The penumbral eclipse lasts for 4 hours and 25 minutes. Maximum eclipse is at 15:03:23 UT.
During this eclipse the Moon will be just 4 days past apogee, making it fairly small. At maximum eclipse it will be 0.508° in apparent diameter, which is 4.3% smaller than average. The statistics page has information on the ranges of the sizes of the Sun and Moon.
This map shows the visibility of the eclipse at maximum eclipse, when it will be visible within the bright area on the map. Note that the map is approximate, and if you are near the edge of the area of visibility, the moon will be very close to the horizon and may not be practically visible.
You can use the zoom controls to zoom in and out, and pan to see areas of interest. The green marker in the centre shows where the Moon will be directly overhead at maximum eclipse.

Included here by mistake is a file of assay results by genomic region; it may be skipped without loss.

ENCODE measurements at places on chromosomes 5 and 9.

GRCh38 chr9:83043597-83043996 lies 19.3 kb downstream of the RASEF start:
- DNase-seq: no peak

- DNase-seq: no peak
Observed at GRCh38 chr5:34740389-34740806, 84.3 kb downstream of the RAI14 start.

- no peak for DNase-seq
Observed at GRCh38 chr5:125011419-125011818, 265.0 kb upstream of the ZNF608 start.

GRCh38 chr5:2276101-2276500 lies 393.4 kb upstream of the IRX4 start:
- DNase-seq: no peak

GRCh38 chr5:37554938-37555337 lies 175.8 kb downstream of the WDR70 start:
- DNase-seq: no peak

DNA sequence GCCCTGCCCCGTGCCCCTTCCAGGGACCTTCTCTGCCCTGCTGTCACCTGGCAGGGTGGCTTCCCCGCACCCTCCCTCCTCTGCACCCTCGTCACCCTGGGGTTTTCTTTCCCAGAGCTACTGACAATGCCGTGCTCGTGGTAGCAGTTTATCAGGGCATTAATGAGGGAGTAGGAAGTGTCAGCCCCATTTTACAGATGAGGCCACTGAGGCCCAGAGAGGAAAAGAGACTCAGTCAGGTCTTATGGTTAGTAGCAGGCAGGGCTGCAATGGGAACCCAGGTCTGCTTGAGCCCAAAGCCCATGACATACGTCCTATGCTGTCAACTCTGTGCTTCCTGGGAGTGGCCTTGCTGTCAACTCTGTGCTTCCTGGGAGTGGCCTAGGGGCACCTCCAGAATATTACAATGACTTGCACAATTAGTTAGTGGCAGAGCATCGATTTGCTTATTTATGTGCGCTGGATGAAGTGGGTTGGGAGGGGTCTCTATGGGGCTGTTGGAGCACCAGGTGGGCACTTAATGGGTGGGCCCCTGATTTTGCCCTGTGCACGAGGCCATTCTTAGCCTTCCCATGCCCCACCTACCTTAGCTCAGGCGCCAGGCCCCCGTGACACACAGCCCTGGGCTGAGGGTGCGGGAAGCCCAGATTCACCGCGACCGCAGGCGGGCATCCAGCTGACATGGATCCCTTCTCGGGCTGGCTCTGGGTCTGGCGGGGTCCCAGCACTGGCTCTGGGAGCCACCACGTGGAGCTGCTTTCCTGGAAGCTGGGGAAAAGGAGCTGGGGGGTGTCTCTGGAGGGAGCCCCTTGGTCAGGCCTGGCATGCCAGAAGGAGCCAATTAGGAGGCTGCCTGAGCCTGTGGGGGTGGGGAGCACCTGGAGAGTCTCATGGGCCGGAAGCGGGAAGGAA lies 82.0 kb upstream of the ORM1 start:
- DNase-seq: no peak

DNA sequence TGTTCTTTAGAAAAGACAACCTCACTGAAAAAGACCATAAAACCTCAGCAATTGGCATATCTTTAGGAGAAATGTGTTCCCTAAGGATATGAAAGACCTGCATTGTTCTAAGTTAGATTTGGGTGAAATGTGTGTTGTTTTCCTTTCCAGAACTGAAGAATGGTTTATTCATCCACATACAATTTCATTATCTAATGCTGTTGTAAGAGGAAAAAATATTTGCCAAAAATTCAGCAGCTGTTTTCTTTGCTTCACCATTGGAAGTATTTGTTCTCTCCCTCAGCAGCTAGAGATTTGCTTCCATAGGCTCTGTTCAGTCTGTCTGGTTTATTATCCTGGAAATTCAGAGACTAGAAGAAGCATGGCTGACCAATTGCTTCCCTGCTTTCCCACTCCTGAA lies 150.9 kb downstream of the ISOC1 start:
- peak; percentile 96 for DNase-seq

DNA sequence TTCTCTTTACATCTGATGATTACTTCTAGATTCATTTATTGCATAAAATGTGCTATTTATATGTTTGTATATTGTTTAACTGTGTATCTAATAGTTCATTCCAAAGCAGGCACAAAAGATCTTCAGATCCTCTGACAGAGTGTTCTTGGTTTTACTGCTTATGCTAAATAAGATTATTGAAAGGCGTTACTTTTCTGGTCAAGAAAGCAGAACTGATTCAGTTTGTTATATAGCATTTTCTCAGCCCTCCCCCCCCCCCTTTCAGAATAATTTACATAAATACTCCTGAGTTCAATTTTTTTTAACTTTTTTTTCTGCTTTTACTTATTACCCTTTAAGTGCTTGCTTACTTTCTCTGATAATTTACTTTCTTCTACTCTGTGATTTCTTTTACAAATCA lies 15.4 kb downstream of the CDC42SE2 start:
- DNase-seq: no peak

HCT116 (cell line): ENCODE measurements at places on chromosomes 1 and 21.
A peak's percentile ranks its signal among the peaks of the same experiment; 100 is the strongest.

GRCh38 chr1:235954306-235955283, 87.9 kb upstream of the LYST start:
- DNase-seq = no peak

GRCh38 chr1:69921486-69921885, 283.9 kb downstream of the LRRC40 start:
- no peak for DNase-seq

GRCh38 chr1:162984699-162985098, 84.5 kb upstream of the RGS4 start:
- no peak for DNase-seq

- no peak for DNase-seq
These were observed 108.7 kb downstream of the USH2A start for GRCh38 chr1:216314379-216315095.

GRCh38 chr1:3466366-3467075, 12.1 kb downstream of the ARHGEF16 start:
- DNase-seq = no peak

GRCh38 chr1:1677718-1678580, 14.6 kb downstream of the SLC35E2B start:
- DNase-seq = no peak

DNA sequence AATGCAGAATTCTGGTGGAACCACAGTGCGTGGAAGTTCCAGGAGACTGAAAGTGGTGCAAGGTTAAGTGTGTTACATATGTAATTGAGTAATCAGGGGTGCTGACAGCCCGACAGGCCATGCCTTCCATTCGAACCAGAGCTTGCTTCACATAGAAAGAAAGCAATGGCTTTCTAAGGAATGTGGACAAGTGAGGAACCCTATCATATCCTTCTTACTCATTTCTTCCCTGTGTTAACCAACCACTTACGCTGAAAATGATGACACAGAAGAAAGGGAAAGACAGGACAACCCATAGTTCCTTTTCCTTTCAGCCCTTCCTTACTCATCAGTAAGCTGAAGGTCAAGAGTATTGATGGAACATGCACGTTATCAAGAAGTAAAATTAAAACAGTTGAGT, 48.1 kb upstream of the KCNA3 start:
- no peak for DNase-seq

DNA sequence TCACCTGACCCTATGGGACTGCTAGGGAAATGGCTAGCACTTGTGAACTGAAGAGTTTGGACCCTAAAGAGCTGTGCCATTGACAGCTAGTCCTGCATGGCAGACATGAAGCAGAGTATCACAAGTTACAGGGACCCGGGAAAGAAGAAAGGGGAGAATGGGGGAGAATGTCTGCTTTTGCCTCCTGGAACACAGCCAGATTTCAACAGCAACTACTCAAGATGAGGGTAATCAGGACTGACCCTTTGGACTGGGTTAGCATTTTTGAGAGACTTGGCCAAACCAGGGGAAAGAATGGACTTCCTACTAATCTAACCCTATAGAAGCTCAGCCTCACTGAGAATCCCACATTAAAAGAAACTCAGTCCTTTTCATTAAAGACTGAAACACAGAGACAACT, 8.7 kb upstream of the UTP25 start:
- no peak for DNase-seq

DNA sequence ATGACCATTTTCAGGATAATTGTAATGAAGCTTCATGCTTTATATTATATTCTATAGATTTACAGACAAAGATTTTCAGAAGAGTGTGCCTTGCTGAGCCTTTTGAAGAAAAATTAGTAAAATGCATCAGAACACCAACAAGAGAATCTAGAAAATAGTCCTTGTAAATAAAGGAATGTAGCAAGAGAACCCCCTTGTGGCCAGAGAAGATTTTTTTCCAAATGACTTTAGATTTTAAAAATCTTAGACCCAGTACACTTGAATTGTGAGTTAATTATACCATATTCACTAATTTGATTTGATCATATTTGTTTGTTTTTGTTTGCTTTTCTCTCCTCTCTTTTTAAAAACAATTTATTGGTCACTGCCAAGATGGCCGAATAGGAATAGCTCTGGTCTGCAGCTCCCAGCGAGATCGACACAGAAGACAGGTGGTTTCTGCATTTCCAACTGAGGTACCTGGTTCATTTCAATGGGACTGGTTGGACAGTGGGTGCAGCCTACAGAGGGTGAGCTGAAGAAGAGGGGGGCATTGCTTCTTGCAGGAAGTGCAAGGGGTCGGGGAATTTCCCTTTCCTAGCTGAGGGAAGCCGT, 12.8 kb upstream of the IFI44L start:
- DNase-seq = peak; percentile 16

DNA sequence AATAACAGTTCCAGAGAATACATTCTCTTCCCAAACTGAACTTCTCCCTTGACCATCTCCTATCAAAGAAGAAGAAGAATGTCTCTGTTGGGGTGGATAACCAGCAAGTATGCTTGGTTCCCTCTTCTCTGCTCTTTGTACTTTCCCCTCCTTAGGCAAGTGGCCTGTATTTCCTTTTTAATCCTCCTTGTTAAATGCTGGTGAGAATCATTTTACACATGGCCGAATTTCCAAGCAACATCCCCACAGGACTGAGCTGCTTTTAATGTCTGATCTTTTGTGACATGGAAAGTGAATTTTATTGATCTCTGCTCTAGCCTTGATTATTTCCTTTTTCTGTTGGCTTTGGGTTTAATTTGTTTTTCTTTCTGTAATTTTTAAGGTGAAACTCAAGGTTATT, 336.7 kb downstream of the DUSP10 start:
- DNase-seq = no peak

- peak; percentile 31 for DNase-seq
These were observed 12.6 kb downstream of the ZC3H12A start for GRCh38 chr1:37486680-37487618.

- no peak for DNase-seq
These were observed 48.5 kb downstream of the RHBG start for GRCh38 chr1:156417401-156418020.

This map sourced from NASA's Eclipse Web Site shows the visibility of the eclipse. (Click on it for the full-sized version.)
This eclipse season contains 2 eclipses:
This is the 64th eclipse in lunar Saros series 119.The surrounding eclipses in this Saros series are:
|UT Date/time (max)||15:03:23 on 9 Sep UT||TDT Date/time (max)||15:05:41 on 9 Sep TDT|
|Saros Series||119||Number in Series||63|
|Penumbral Magnitiude||0.8989||Central Magnitiude||-0.1586|
|Gamma||1.0834||Path Width (km)|
|Delta T||2m18s||Error||± 0m54s (95%)|
|Penumbral Duration||4h25m||Partial Duration|
|Partial Rating||Total Rating|
|Sun Distance||150699533 km (74.6%)||Moon Distance||397944 km (82.6%)|
|Sun Diameter||0.529°||Moon Diameter||0.500° - 0.508°|
|Apogee||06:52 on 5 Sep UT||Perigee||04:03 on 21 Sep UT|
The Sun and Moon distances are shown in km, and as a percentage of their minimum - maximum distances; hence 0% is the closest possible (Earth's perihelion, or the Moon's closest possible perigee) and 100% is the farthest (aphelion, the farthest apogee). The statistics page has information on the ranges of sizes of the Sun and Moon.
Data last updated: 2015-06-21 22:11:46 UTC.